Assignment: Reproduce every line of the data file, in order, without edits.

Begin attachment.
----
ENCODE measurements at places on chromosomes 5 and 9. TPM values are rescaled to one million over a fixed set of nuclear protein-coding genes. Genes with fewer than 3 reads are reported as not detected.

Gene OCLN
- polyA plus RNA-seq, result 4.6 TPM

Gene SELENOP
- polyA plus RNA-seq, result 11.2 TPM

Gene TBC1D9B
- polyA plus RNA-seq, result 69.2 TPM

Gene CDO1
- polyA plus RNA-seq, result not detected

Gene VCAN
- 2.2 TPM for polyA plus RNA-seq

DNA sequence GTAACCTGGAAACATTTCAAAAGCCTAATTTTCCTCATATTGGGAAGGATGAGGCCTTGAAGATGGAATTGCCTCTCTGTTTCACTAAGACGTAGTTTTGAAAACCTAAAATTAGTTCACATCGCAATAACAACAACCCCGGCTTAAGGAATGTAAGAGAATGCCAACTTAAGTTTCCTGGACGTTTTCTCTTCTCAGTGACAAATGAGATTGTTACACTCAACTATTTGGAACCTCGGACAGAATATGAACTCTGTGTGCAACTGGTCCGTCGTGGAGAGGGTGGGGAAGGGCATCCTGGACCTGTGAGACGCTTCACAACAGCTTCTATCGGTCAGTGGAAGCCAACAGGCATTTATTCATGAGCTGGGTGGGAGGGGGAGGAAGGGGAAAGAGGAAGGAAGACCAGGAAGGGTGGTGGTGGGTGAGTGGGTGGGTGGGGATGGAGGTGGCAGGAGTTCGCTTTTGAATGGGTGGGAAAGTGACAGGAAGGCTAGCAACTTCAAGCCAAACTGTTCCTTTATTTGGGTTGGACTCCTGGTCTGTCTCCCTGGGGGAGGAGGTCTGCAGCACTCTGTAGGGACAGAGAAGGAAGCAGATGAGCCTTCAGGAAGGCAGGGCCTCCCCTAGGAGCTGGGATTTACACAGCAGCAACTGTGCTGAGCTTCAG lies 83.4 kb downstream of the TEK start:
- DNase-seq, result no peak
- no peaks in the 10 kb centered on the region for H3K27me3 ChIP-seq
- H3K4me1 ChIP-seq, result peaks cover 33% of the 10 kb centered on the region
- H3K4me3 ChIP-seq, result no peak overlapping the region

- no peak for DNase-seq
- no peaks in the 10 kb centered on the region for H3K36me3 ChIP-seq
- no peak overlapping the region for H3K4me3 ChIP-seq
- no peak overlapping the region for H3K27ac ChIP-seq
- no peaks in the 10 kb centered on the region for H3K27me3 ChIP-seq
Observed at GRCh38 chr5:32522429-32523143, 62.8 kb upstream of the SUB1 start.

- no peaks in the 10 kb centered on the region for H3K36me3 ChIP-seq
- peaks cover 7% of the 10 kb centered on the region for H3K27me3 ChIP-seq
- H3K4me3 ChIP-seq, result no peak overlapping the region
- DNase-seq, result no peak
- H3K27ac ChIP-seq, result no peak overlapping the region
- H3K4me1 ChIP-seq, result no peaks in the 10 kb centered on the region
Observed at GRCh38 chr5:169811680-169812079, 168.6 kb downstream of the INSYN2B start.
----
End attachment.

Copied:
ENCODE measurements at places on chromosomes 5 and 9. TPM values are rescaled to one million over a fixed set of nuclear protein-coding genes. Genes with fewer than 3 reads are reported as not detected.

Gene OCLN
- polyA plus RNA-seq, result 4.6 TPM

Gene SELENOP
- polyA plus RNA-seq, result 11.2 TPM

Gene TBC1D9B
- polyA plus RNA-seq, result 69.2 TPM

Gene CDO1
- polyA plus RNA-seq, result not detected

Gene VCAN
- 2.2 TPM for polyA plus RNA-seq

DNA sequence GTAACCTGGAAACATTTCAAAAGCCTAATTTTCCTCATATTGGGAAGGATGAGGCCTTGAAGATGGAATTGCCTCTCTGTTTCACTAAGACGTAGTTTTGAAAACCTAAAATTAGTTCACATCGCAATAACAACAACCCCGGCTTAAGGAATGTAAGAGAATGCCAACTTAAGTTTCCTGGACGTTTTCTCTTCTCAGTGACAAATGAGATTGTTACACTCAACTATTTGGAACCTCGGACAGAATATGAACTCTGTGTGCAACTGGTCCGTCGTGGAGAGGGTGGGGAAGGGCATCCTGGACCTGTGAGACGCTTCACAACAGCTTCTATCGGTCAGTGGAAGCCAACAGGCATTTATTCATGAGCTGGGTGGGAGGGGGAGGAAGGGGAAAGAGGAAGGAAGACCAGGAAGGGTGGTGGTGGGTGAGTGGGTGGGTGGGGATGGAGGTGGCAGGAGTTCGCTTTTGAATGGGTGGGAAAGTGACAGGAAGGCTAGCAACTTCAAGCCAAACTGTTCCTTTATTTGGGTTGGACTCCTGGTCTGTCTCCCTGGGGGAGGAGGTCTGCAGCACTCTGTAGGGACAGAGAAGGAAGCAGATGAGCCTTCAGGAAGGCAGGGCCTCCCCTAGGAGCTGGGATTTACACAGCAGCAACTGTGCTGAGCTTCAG lies 83.4 kb downstream of the TEK start:
- DNase-seq, result no peak
- no peaks in the 10 kb centered on the region for H3K27me3 ChIP-seq
- H3K4me1 ChIP-seq, result peaks cover 33% of the 10 kb centered on the region
- H3K4me3 ChIP-seq, result no peak overlapping the region

- no peak for DNase-seq
- no peaks in the 10 kb centered on the region for H3K36me3 ChIP-seq
- no peak overlapping the region for H3K4me3 ChIP-seq
- no peak overlapping the region for H3K27ac ChIP-seq
- no peaks in the 10 kb centered on the region for H3K27me3 ChIP-seq
Observed at GRCh38 chr5:32522429-32523143, 62.8 kb upstream of the SUB1 start.

- no peaks in the 10 kb centered on the region for H3K36me3 ChIP-seq
- peaks cover 7% of the 10 kb centered on the region for H3K27me3 ChIP-seq
- H3K4me3 ChIP-seq, result no peak overlapping the region
- DNase-seq, result no peak
- H3K27ac ChIP-seq, result no peak overlapping the region
- H3K4me1 ChIP-seq, result no peaks in the 10 kb centered on the region
Observed at GRCh38 chr5:169811680-169812079, 168.6 kb downstream of the INSYN2B start.